Berlin police excavated a central area of the German capital and shut down a main train station to remove the unexploded WWII bomb found during recent construction work. (AP Photo)
Berlin police evacuated thousands of people from a central area of the German capital April 20 and shut down the main train station as a precaution while they defused and removed an unexploded World War II bomb found during recent construction work.
Some 10,000 residents and workers were forced to leave a two-square-kilometer (almost a square mile) area, including the train station, while bomb experts defused the 1,100-lb. British bomb dropped during the war.
Trains were prevented from stopping at the busy station from 10 a.m., and through traffic was shut down at 11:30 a.m. before experts began their work, German rail operator Deutsche Bahn said. Some 300,000 travelers use the station daily.
Bomb disposal experts were able to successfully remove the detonator just after 1 p.m. and destroy it in a small controlled explosion.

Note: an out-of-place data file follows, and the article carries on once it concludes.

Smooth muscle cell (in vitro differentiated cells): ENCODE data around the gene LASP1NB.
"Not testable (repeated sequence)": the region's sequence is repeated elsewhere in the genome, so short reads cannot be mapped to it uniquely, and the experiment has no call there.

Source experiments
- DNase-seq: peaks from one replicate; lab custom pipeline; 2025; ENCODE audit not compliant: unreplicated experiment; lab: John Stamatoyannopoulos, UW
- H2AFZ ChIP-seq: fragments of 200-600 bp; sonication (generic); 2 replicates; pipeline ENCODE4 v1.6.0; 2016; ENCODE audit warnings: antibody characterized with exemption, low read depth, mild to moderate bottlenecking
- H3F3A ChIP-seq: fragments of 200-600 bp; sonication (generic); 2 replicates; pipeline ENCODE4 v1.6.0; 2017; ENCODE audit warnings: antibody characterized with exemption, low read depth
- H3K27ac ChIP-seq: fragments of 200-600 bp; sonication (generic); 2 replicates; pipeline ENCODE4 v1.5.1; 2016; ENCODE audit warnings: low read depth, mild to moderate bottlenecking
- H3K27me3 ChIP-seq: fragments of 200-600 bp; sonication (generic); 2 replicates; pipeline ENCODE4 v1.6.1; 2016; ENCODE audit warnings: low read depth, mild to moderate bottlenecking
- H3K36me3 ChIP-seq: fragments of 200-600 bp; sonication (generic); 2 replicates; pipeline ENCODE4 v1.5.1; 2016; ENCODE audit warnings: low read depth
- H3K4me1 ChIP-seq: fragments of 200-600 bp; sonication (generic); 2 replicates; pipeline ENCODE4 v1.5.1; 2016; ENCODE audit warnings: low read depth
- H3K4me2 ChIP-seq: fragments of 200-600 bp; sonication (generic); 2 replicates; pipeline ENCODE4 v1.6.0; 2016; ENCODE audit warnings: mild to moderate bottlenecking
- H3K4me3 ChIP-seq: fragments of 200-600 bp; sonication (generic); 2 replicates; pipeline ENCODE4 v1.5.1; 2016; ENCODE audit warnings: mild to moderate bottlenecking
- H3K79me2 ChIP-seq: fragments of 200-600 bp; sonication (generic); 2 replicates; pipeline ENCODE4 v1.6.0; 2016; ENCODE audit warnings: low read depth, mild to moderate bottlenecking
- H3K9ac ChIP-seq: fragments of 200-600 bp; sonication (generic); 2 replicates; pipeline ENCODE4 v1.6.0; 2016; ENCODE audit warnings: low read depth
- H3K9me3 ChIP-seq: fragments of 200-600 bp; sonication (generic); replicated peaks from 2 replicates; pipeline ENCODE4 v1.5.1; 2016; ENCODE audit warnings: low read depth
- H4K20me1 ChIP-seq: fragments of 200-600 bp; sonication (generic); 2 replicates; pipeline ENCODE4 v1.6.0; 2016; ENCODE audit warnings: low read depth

The evacuation area, a circle around the construction site north of the train station where the bomb was discovered during digging, also included a hospital, the new offices of Germany's foreign intelligence service, and parts of both the economy and transportation ministries.
Chancellor Angela Merkel's office and Germany's parliament building are close by, but outside the zone.
Even 73 years after the end of the war, such discoveries remain common in major German cities.
Downtown Berlin was largely reduced to rubble in hundreds of Allied bombing raids during the war and street-to-street fighting between the Nazi and Soviet armies in the final days of the conflict.
Experts estimate that more than 5 percent of the bombs dropped on Berlin failed to explode due to a variety of reasons, including faulty fuses, poor assembly and bad angle of impact. The city estimates at least 3,000 bombs, grenades and other munitions are still buried.
They're found frequently enough that they're treated more as a nuisance than a major public safety issue, and authorities are well trained and experienced with their removal and destruction.
In one of the more sensational finds, a 550-lb. British bomb was found in 2002 beneath the lower ring of seats during renovation work at Berlin's Olympic Stadium, where tens of thousands of fans regularly watch the city's Hertha BSC soccer club play its home games.
Such finds are also common elsewhere in Europe, and Slovak authorities on Friday had to evacuate people in a town near the southern border with Hungary after four unexploded World War II bombs were found by a man walking his dog.
Police said the 220-lb. Soviet bombs were found in a field in the town of Sturovo.